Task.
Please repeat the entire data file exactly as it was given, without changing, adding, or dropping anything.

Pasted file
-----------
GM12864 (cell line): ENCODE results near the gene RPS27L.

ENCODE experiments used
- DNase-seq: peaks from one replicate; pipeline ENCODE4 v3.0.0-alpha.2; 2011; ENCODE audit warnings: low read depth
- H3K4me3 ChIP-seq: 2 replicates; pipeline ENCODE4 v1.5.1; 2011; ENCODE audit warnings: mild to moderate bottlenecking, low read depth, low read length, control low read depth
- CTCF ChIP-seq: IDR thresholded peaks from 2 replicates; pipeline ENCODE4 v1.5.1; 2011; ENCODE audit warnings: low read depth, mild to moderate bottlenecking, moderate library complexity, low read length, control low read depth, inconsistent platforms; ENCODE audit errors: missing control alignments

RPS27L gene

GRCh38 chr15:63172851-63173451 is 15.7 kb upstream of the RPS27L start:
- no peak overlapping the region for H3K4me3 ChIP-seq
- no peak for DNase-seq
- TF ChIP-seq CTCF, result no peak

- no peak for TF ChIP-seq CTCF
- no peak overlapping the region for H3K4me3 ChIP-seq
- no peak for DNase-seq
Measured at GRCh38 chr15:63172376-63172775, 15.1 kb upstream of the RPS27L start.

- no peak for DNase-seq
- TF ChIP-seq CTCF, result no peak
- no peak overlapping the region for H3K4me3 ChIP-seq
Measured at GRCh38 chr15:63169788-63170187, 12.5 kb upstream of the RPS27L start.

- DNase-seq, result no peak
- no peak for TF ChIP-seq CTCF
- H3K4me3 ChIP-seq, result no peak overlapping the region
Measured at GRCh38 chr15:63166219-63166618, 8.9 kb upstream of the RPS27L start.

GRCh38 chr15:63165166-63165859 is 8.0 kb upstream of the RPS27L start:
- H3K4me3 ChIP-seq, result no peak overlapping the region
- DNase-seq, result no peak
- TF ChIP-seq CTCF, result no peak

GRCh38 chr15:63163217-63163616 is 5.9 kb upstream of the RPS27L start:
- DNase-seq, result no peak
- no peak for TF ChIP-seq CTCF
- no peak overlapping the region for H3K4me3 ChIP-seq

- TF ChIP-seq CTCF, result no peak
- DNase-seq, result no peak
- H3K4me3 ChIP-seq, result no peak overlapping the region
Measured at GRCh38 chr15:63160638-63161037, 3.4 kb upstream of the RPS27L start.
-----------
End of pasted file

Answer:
GM12864 (cell line): ENCODE results near the gene RPS27L.

ENCODE experiments used
- DNase-seq: peaks from one replicate; pipeline ENCODE4 v3.0.0-alpha.2; 2011; ENCODE audit warnings: low read depth
- H3K4me3 ChIP-seq: 2 replicates; pipeline ENCODE4 v1.5.1; 2011; ENCODE audit warnings: mild to moderate bottlenecking, low read depth, low read length, control low read depth
- CTCF ChIP-seq: IDR thresholded peaks from 2 replicates; pipeline ENCODE4 v1.5.1; 2011; ENCODE audit warnings: low read depth, mild to moderate bottlenecking, moderate library complexity, low read length, control low read depth, inconsistent platforms; ENCODE audit errors: missing control alignments

RPS27L gene

GRCh38 chr15:63172851-63173451 is 15.7 kb upstream of the RPS27L start:
- no peak overlapping the region for H3K4me3 ChIP-seq
- no peak for DNase-seq
- TF ChIP-seq CTCF, result no peak

- no peak for TF ChIP-seq CTCF
- no peak overlapping the region for H3K4me3 ChIP-seq
- no peak for DNase-seq
Measured at GRCh38 chr15:63172376-63172775, 15.1 kb upstream of the RPS27L start.

- no peak for DNase-seq
- TF ChIP-seq CTCF, result no peak
- no peak overlapping the region for H3K4me3 ChIP-seq
Measured at GRCh38 chr15:63169788-63170187, 12.5 kb upstream of the RPS27L start.

- DNase-seq, result no peak
- no peak for TF ChIP-seq CTCF
- H3K4me3 ChIP-seq, result no peak overlapping the region
Measured at GRCh38 chr15:63166219-63166618, 8.9 kb upstream of the RPS27L start.

GRCh38 chr15:63165166-63165859 is 8.0 kb upstream of the RPS27L start:
- H3K4me3 ChIP-seq, result no peak overlapping the region
- DNase-seq, result no peak
- TF ChIP-seq CTCF, result no peak

GRCh38 chr15:63163217-63163616 is 5.9 kb upstream of the RPS27L start:
- DNase-seq, result no peak
- no peak for TF ChIP-seq CTCF
- no peak overlapping the region for H3K4me3 ChIP-seq

- TF ChIP-seq CTCF, result no peak
- DNase-seq, result no peak
- H3K4me3 ChIP-seq, result no peak overlapping the region
Measured at GRCh38 chr15:63160638-63161037, 3.4 kb upstream of the RPS27L start.